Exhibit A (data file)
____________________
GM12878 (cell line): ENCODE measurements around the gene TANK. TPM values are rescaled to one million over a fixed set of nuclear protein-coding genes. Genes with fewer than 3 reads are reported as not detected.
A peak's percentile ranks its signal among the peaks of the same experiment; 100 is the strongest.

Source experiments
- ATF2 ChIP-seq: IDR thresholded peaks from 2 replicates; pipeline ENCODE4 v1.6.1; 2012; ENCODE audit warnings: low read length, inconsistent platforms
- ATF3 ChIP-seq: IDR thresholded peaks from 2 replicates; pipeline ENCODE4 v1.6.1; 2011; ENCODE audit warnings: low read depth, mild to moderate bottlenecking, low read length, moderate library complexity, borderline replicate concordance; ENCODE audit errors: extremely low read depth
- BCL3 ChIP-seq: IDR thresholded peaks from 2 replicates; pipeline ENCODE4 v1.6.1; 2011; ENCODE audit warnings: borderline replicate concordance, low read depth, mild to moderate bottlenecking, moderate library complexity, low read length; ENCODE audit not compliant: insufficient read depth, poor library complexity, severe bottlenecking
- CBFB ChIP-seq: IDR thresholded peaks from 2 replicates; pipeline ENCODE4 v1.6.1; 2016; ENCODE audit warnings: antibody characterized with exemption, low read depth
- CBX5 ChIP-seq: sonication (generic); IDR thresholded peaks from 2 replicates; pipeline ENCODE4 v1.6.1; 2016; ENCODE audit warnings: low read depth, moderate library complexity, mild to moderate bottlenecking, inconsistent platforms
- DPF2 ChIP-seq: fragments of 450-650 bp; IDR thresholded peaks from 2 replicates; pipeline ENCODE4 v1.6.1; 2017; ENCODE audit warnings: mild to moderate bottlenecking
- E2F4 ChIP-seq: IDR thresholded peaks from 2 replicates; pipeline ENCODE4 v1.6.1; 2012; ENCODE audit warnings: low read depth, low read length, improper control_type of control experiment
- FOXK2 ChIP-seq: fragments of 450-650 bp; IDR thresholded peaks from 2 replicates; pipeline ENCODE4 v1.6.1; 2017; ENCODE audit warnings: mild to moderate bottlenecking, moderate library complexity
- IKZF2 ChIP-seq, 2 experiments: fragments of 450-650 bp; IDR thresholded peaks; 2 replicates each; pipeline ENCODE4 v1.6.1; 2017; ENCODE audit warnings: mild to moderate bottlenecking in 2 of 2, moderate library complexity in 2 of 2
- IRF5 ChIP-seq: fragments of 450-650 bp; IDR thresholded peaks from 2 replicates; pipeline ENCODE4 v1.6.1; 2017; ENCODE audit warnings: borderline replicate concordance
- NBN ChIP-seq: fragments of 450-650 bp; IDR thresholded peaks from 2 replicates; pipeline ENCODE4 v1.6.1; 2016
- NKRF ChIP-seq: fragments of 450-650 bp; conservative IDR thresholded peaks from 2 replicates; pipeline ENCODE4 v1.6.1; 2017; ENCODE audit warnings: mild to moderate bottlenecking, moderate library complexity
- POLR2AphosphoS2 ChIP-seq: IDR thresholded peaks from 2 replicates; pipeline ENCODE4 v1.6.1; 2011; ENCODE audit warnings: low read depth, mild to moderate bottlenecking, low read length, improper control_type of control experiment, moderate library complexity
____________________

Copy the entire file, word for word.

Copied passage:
GM12878 (cell line): ENCODE measurements around the gene TANK. TPM values are rescaled to one million over a fixed set of nuclear protein-coding genes. Genes with fewer than 3 reads are reported as not detected.
A peak's percentile ranks its signal among the peaks of the same experiment; 100 is the strongest.

Source experiments
- ATF2 ChIP-seq: IDR thresholded peaks from 2 replicates; pipeline ENCODE4 v1.6.1; 2012; ENCODE audit warnings: low read length, inconsistent platforms
- ATF3 ChIP-seq: IDR thresholded peaks from 2 replicates; pipeline ENCODE4 v1.6.1; 2011; ENCODE audit warnings: low read depth, mild to moderate bottlenecking, low read length, moderate library complexity, borderline replicate concordance; ENCODE audit errors: extremely low read depth
- BCL3 ChIP-seq: IDR thresholded peaks from 2 replicates; pipeline ENCODE4 v1.6.1; 2011; ENCODE audit warnings: borderline replicate concordance, low read depth, mild to moderate bottlenecking, moderate library complexity, low read length; ENCODE audit not compliant: insufficient read depth, poor library complexity, severe bottlenecking
- CBFB ChIP-seq: IDR thresholded peaks from 2 replicates; pipeline ENCODE4 v1.6.1; 2016; ENCODE audit warnings: antibody characterized with exemption, low read depth
- CBX5 ChIP-seq: sonication (generic); IDR thresholded peaks from 2 replicates; pipeline ENCODE4 v1.6.1; 2016; ENCODE audit warnings: low read depth, moderate library complexity, mild to moderate bottlenecking, inconsistent platforms
- DPF2 ChIP-seq: fragments of 450-650 bp; IDR thresholded peaks from 2 replicates; pipeline ENCODE4 v1.6.1; 2017; ENCODE audit warnings: mild to moderate bottlenecking
- E2F4 ChIP-seq: IDR thresholded peaks from 2 replicates; pipeline ENCODE4 v1.6.1; 2012; ENCODE audit warnings: low read depth, low read length, improper control_type of control experiment
- FOXK2 ChIP-seq: fragments of 450-650 bp; IDR thresholded peaks from 2 replicates; pipeline ENCODE4 v1.6.1; 2017; ENCODE audit warnings: mild to moderate bottlenecking, moderate library complexity
- IKZF2 ChIP-seq, 2 experiments: fragments of 450-650 bp; IDR thresholded peaks; 2 replicates each; pipeline ENCODE4 v1.6.1; 2017; ENCODE audit warnings: mild to moderate bottlenecking in 2 of 2, moderate library complexity in 2 of 2
- IRF5 ChIP-seq: fragments of 450-650 bp; IDR thresholded peaks from 2 replicates; pipeline ENCODE4 v1.6.1; 2017; ENCODE audit warnings: borderline replicate concordance
- NBN ChIP-seq: fragments of 450-650 bp; IDR thresholded peaks from 2 replicates; pipeline ENCODE4 v1.6.1; 2016
- NKRF ChIP-seq: fragments of 450-650 bp; conservative IDR thresholded peaks from 2 replicates; pipeline ENCODE4 v1.6.1; 2017; ENCODE audit warnings: mild to moderate bottlenecking, moderate library complexity
- POLR2AphosphoS2 ChIP-seq: IDR thresholded peaks from 2 replicates; pipeline ENCODE4 v1.6.1; 2011; ENCODE audit warnings: low read depth, mild to moderate bottlenecking, low read length, improper control_type of control experiment, moderate library complexity